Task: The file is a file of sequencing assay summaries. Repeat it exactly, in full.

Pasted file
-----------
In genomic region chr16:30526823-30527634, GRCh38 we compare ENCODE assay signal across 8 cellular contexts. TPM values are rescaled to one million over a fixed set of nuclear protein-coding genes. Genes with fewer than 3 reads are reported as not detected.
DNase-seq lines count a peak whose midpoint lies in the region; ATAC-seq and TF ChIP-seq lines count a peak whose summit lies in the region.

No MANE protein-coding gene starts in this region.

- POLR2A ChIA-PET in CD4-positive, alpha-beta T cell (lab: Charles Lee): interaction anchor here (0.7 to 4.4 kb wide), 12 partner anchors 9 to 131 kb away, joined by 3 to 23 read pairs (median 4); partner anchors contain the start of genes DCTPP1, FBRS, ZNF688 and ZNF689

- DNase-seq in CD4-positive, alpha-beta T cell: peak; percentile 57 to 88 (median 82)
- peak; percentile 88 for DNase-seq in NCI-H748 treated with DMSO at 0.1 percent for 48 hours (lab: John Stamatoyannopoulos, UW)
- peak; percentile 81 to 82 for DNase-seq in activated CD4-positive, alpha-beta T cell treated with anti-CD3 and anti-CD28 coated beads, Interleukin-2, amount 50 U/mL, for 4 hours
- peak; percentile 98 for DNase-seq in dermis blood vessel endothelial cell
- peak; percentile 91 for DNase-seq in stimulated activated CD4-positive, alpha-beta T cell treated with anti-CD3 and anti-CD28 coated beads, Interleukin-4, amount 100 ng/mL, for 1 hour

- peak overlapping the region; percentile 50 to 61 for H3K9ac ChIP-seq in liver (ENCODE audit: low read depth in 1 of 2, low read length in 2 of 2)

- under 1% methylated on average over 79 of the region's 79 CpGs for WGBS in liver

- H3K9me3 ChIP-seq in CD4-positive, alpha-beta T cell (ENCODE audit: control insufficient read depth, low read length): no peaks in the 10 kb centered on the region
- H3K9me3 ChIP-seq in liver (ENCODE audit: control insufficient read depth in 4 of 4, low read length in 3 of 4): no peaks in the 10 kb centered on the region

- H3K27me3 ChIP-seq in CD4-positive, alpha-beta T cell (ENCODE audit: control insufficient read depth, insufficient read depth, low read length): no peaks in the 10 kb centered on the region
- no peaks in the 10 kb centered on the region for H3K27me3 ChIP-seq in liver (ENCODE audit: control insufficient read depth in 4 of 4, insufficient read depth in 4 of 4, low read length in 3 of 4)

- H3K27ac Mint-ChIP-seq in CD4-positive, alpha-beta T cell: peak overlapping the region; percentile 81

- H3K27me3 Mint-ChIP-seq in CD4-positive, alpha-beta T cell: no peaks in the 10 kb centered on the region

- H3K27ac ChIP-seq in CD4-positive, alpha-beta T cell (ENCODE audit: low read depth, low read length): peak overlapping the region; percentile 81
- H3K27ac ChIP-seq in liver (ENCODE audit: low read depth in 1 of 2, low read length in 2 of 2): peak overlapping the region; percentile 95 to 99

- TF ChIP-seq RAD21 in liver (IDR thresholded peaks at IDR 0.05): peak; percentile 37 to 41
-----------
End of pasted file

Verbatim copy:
In genomic region chr16:30526823-30527634, GRCh38 we compare ENCODE assay signal across 8 cellular contexts. TPM values are rescaled to one million over a fixed set of nuclear protein-coding genes. Genes with fewer than 3 reads are reported as not detected.
DNase-seq lines count a peak whose midpoint lies in the region; ATAC-seq and TF ChIP-seq lines count a peak whose summit lies in the region.

No MANE protein-coding gene starts in this region.

- POLR2A ChIA-PET in CD4-positive, alpha-beta T cell (lab: Charles Lee): interaction anchor here (0.7 to 4.4 kb wide), 12 partner anchors 9 to 131 kb away, joined by 3 to 23 read pairs (median 4); partner anchors contain the start of genes DCTPP1, FBRS, ZNF688 and ZNF689

- DNase-seq in CD4-positive, alpha-beta T cell: peak; percentile 57 to 88 (median 82)
- peak; percentile 88 for DNase-seq in NCI-H748 treated with DMSO at 0.1 percent for 48 hours (lab: John Stamatoyannopoulos, UW)
- peak; percentile 81 to 82 for DNase-seq in activated CD4-positive, alpha-beta T cell treated with anti-CD3 and anti-CD28 coated beads, Interleukin-2, amount 50 U/mL, for 4 hours
- peak; percentile 98 for DNase-seq in dermis blood vessel endothelial cell
- peak; percentile 91 for DNase-seq in stimulated activated CD4-positive, alpha-beta T cell treated with anti-CD3 and anti-CD28 coated beads, Interleukin-4, amount 100 ng/mL, for 1 hour

- peak overlapping the region; percentile 50 to 61 for H3K9ac ChIP-seq in liver (ENCODE audit: low read depth in 1 of 2, low read length in 2 of 2)

- under 1% methylated on average over 79 of the region's 79 CpGs for WGBS in liver

- H3K9me3 ChIP-seq in CD4-positive, alpha-beta T cell (ENCODE audit: control insufficient read depth, low read length): no peaks in the 10 kb centered on the region
- H3K9me3 ChIP-seq in liver (ENCODE audit: control insufficient read depth in 4 of 4, low read length in 3 of 4): no peaks in the 10 kb centered on the region

- H3K27me3 ChIP-seq in CD4-positive, alpha-beta T cell (ENCODE audit: control insufficient read depth, insufficient read depth, low read length): no peaks in the 10 kb centered on the region
- no peaks in the 10 kb centered on the region for H3K27me3 ChIP-seq in liver (ENCODE audit: control insufficient read depth in 4 of 4, insufficient read depth in 4 of 4, low read length in 3 of 4)

- H3K27ac Mint-ChIP-seq in CD4-positive, alpha-beta T cell: peak overlapping the region; percentile 81

- H3K27me3 Mint-ChIP-seq in CD4-positive, alpha-beta T cell: no peaks in the 10 kb centered on the region

- H3K27ac ChIP-seq in CD4-positive, alpha-beta T cell (ENCODE audit: low read depth, low read length): peak overlapping the region; percentile 81
- H3K27ac ChIP-seq in liver (ENCODE audit: low read depth in 1 of 2, low read length in 2 of 2): peak overlapping the region; percentile 95 to 99

- TF ChIP-seq RAD21 in liver (IDR thresholded peaks at IDR 0.05): peak; percentile 37 to 41